I recently came across a book (a crime/thriller, not a horror) which, over the first few chapters, describes the rape and decapitation of a woman in a sort of snuff film style. I say snuff film as it turns out the rape and murder are being filmed and the killer is apparently doing it for the money.
Pretty unpleasant, you'd probably agree, and it was. However, what really stood out to me - and made the scenes worse - was the piss poor level of writing. Depending on the story, situation and what mood the writer is going for, a kind of basic, emotionless style can work well. It didn't here. The scenes just felt amateurish and distasteful. Now obviously the publishers, editors and everyone else involved thought otherwise, and as the author has sold around a bazillion copies of their books, I'm guessing plenty of readers thought otherwise, too. That's not really the issue for me. It's the writing I'm interested in and why it was such a failure.
To start with, the chapters of around a page and a paragraph didn't help. It was like reading a kid's book or being told a story by a child who's so breathless with excitement that they have to speed their way through the tale, desperate to not leave out anything and equally desperate to get to the good bit at the end. Secondly, detailing an act as foul as rape in a and then he did this and then she did that...way doesn't work. Where's anything below the surface? The woman had nothing other than a body. All the reader knew about her as this went on was she was good-looking (because only attractive women are raped) and worked as a model. No personality, no character. Just an object for the killer to attack which could have maybe worked if we were reading the attack from the rapist's POV: he's turned her into nothing because she's worthless to him, for example. Problem was the POV wasn't his so all we have is a nasty situation described in an immature, base style.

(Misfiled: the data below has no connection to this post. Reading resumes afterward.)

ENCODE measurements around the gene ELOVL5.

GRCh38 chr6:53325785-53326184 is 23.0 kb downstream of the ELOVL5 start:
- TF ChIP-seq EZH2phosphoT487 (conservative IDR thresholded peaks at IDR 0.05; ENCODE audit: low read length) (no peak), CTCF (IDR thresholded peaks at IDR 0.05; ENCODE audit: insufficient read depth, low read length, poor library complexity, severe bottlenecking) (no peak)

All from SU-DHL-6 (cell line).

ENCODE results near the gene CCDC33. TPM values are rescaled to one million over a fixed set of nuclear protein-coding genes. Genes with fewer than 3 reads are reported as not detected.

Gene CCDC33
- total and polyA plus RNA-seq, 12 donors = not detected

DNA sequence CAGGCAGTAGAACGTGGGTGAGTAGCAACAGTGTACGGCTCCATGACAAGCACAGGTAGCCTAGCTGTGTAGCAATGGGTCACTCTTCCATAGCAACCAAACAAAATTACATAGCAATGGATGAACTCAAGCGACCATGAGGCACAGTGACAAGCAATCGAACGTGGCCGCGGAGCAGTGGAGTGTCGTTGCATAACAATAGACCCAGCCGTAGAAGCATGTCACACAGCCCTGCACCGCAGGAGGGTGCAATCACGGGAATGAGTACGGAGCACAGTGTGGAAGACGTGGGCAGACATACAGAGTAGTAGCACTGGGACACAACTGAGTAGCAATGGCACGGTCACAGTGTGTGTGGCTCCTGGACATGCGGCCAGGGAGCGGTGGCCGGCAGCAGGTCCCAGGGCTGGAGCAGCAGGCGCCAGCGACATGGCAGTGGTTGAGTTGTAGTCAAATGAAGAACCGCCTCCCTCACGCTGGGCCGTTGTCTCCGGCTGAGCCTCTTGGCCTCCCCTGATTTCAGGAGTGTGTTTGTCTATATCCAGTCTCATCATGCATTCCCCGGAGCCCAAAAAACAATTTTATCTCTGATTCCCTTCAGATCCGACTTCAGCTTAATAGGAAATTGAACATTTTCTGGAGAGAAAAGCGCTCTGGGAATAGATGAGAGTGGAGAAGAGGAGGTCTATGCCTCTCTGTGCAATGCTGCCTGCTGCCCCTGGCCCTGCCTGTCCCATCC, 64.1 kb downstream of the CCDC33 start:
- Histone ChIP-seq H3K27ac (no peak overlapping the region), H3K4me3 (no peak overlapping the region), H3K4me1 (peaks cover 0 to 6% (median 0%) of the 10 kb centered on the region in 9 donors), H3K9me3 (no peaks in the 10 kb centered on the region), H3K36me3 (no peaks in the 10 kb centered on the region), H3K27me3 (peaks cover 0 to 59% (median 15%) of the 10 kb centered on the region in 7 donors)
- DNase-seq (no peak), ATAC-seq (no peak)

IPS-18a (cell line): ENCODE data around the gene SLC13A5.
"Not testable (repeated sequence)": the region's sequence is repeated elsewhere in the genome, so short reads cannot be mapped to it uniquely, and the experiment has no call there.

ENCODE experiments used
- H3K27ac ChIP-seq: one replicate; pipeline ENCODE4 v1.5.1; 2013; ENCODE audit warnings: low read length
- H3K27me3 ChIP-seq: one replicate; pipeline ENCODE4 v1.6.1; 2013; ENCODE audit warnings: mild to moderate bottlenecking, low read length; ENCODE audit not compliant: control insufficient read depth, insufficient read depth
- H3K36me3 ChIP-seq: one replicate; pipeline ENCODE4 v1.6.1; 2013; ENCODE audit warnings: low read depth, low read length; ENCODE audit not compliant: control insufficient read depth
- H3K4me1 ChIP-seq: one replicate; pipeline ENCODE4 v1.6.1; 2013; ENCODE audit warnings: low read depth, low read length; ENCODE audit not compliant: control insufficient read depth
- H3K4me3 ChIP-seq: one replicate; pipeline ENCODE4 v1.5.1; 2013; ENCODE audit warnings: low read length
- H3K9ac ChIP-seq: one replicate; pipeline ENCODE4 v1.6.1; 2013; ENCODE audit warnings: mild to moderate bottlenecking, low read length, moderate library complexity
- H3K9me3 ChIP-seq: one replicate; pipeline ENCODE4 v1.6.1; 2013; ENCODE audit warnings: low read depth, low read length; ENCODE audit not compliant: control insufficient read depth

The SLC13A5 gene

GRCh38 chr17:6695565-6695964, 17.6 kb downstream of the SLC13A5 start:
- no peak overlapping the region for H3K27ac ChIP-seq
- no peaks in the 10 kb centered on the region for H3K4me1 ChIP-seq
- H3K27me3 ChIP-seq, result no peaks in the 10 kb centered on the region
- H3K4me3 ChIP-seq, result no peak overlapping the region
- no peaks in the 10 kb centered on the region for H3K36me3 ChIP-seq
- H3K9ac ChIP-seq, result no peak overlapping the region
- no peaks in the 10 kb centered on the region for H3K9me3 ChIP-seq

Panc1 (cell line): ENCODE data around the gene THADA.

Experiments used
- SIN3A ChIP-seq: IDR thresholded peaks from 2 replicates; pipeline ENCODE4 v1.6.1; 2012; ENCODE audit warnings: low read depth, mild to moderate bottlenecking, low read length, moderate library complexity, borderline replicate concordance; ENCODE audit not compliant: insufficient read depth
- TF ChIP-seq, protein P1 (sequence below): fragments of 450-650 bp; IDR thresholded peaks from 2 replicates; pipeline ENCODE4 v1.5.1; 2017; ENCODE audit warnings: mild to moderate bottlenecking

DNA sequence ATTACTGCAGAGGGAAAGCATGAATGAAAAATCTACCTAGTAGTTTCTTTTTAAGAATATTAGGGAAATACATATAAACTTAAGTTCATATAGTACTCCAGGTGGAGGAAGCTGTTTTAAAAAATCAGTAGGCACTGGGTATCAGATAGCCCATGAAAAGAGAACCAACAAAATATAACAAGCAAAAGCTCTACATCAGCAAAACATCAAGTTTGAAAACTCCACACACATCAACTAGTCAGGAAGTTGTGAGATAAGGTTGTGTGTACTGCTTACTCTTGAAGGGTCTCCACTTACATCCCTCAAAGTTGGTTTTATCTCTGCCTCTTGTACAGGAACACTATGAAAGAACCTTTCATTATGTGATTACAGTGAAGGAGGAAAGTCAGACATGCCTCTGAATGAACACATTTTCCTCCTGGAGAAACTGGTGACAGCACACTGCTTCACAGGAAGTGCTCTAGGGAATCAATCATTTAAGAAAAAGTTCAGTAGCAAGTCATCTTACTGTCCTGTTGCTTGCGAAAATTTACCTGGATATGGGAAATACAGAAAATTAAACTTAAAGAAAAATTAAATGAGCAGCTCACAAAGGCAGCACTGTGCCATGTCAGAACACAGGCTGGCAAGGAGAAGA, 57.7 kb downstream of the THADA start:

It might sound strange and a bit hypocritical for me to slate a book featuring horrible, violent acts given I write horror. I don't think it's either. Effective horror and violence comes from character, not solely from shitty things happening to people or gore being described in graphic detail. It's exactly the same if we're talking happy or moving events. If we care about our fictional characters, then their reconciliations make us happy; their grief hurts us, and their triumphs are ours.
If we care about our characters, then their pain is our pain. If we don't know them or care, then the writer has failed.